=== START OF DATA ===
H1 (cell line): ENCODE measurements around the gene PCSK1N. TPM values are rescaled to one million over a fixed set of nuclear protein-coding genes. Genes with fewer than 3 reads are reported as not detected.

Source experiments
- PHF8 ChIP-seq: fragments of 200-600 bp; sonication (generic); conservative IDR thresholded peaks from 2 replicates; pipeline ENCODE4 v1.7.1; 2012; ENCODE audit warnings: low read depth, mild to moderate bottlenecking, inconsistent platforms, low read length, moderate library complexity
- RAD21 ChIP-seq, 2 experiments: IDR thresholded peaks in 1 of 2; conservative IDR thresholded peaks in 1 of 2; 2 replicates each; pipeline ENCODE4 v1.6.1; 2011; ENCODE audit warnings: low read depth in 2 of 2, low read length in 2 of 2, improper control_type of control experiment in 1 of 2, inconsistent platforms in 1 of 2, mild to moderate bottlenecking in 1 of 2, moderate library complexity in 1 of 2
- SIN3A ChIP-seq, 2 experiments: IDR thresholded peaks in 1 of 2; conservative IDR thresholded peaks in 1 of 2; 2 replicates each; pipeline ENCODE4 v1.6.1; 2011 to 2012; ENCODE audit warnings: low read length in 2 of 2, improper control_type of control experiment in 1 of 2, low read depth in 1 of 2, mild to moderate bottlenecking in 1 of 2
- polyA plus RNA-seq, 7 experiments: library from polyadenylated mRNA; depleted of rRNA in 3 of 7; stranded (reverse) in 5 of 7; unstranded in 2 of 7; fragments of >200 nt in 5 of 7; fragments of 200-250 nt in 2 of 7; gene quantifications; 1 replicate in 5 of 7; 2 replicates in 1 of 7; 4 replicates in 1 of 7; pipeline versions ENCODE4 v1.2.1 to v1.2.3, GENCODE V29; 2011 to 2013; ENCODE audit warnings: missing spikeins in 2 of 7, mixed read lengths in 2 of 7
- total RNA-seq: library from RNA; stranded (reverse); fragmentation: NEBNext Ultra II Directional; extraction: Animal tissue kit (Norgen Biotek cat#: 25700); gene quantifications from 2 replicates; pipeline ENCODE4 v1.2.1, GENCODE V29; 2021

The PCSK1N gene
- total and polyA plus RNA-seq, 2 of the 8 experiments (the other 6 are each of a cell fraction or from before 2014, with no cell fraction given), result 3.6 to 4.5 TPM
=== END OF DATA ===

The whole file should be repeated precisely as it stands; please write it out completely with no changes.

H1 (cell line): ENCODE measurements around the gene PCSK1N. TPM values are rescaled to one million over a fixed set of nuclear protein-coding genes. Genes with fewer than 3 reads are reported as not detected.

Source experiments
- PHF8 ChIP-seq: fragments of 200-600 bp; sonication (generic); conservative IDR thresholded peaks from 2 replicates; pipeline ENCODE4 v1.7.1; 2012; ENCODE audit warnings: low read depth, mild to moderate bottlenecking, inconsistent platforms, low read length, moderate library complexity
- RAD21 ChIP-seq, 2 experiments: IDR thresholded peaks in 1 of 2; conservative IDR thresholded peaks in 1 of 2; 2 replicates each; pipeline ENCODE4 v1.6.1; 2011; ENCODE audit warnings: low read depth in 2 of 2, low read length in 2 of 2, improper control_type of control experiment in 1 of 2, inconsistent platforms in 1 of 2, mild to moderate bottlenecking in 1 of 2, moderate library complexity in 1 of 2
- SIN3A ChIP-seq, 2 experiments: IDR thresholded peaks in 1 of 2; conservative IDR thresholded peaks in 1 of 2; 2 replicates each; pipeline ENCODE4 v1.6.1; 2011 to 2012; ENCODE audit warnings: low read length in 2 of 2, improper control_type of control experiment in 1 of 2, low read depth in 1 of 2, mild to moderate bottlenecking in 1 of 2
- polyA plus RNA-seq, 7 experiments: library from polyadenylated mRNA; depleted of rRNA in 3 of 7; stranded (reverse) in 5 of 7; unstranded in 2 of 7; fragments of >200 nt in 5 of 7; fragments of 200-250 nt in 2 of 7; gene quantifications; 1 replicate in 5 of 7; 2 replicates in 1 of 7; 4 replicates in 1 of 7; pipeline versions ENCODE4 v1.2.1 to v1.2.3, GENCODE V29; 2011 to 2013; ENCODE audit warnings: missing spikeins in 2 of 7, mixed read lengths in 2 of 7
- total RNA-seq: library from RNA; stranded (reverse); fragmentation: NEBNext Ultra II Directional; extraction: Animal tissue kit (Norgen Biotek cat#: 25700); gene quantifications from 2 replicates; pipeline ENCODE4 v1.2.1, GENCODE V29; 2021

The PCSK1N gene
- total and polyA plus RNA-seq, 2 of the 8 experiments (the other 6 are each of a cell fraction or from before 2014, with no cell fraction given), result 3.6 to 4.5 TPM